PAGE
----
1. Athletes as products

    I’ve spent a lot of time arguing against the use of the word “product” when describing a college or professional athlete. “Vernon Davis, the University of Maryland product,…” It dehumanizes the person and is reserved for big four sports that generate tons of money. I have yet to hear anyone talk about a tennis player being a product or a golfer being a product.

    It is a pretty straightforward argument to make.

    But now we have Fantex Inc. which is a company that commoditizes athletes as…well, products. Since last October, fantex has been selling shares of athletes. Basically, one could invest in future earnings an athlete may make. So far, I only know of the aforementioned Vernon Davis (San Francisco 49ers) and Arian Foster (Houston Texans) being on the menu. But you can learn more soon.

    Fantex is coming to Chicago this Sunday to give a sales presentation at Lucky Strike Lanes in Streeterville. Initial shares will start at $10…once the SEC approves this whole thing, first.

    Good luck, investors. Stay human, athletes!


  2. Optics are the key to getting your messages across

    I’m in the middle of another week of communications training and it just keeps reminding me of how important the visual and the vocal components of communications are.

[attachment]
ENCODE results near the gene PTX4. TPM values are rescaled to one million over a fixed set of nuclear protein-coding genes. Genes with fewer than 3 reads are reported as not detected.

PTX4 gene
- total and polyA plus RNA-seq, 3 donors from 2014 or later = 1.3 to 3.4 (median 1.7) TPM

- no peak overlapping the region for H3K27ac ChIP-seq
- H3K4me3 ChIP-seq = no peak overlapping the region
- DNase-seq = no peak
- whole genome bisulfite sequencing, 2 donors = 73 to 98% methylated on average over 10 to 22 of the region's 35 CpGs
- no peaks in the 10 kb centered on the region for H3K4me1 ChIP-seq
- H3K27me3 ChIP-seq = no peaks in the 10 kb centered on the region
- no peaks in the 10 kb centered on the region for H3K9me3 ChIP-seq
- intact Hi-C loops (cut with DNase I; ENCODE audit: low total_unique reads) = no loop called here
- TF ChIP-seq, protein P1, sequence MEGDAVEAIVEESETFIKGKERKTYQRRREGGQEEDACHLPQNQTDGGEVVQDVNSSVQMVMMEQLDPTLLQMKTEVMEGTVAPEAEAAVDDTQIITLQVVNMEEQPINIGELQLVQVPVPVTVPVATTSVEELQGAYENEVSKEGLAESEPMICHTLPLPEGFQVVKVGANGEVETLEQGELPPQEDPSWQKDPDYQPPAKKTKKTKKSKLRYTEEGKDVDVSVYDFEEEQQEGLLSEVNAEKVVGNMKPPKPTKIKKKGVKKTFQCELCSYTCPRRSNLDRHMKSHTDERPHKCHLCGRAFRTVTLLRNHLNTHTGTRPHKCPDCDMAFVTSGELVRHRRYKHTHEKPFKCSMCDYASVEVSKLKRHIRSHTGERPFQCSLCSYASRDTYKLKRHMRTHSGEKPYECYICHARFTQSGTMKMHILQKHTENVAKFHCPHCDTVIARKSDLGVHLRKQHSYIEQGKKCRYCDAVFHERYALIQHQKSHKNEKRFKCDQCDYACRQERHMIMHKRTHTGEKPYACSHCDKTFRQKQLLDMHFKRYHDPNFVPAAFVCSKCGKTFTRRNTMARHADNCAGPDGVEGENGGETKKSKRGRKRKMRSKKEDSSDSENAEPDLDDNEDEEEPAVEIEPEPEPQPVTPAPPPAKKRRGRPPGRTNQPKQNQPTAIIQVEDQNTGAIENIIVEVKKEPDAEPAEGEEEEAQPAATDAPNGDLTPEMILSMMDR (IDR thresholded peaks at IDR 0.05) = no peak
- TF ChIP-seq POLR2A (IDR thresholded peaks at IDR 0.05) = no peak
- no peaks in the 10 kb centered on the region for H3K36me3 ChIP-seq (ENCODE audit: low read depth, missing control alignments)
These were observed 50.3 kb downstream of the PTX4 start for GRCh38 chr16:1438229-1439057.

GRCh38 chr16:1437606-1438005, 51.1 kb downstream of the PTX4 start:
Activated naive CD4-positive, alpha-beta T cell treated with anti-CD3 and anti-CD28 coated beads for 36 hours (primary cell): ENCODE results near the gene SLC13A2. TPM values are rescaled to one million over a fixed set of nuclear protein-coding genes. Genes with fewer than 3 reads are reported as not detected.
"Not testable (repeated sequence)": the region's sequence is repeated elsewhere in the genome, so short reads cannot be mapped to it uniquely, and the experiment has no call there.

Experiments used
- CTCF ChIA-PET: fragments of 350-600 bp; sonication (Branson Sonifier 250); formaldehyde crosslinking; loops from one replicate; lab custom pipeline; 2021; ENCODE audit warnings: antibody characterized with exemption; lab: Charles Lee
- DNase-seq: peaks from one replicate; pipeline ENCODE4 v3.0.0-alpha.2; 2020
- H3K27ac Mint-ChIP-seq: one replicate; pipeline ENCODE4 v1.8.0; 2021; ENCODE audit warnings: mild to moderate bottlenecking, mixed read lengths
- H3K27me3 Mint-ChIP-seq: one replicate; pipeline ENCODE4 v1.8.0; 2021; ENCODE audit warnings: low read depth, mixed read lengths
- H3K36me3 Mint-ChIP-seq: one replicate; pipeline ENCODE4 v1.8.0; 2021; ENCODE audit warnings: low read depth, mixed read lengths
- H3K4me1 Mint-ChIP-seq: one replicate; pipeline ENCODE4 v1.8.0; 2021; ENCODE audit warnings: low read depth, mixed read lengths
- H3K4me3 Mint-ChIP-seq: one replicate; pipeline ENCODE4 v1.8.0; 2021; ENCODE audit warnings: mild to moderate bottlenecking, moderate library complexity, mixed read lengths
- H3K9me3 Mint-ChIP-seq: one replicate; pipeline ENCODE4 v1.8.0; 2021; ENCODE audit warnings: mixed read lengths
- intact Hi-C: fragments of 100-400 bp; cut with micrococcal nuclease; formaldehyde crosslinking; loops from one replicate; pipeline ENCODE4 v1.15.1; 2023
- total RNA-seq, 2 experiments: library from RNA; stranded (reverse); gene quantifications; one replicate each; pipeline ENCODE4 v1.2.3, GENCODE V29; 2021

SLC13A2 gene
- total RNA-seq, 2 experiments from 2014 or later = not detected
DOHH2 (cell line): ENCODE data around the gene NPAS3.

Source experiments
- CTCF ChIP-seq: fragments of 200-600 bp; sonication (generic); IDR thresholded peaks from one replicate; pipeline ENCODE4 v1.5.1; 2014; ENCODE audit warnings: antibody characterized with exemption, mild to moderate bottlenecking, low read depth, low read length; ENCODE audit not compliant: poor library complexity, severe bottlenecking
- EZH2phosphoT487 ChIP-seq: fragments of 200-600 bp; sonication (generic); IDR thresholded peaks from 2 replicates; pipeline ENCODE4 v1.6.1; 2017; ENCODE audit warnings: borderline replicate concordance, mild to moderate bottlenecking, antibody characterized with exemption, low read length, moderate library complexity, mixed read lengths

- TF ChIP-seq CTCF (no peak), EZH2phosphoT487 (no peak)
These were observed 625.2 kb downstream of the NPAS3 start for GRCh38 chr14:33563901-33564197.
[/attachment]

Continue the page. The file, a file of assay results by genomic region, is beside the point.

The science says 93 percent of effective communication comes from the visual and the vocal cues delivered — 55 percent and 38 percent respectively. Only seven percent — !!!! — of message delivery comes from the message! WTF!? I have spent my whole career working with words to deliver messages through scripts, talking points, press releases, white papers and web copy.

    In the end, though, to be effective you need to think about so much more than just the words you choose:

    - elongated eye contact

    - meaningful movement

    - facial expressions

    - hand gestures

    - vocal inflections

    - pace

    - tone

    - volumes

    - pauses

    So this is short and sweet, but DAMN…get your public speaking persona in shape if you want your message to be heard.


  3. U of I Needs to Become Part of the Diversity & Inclusion Solution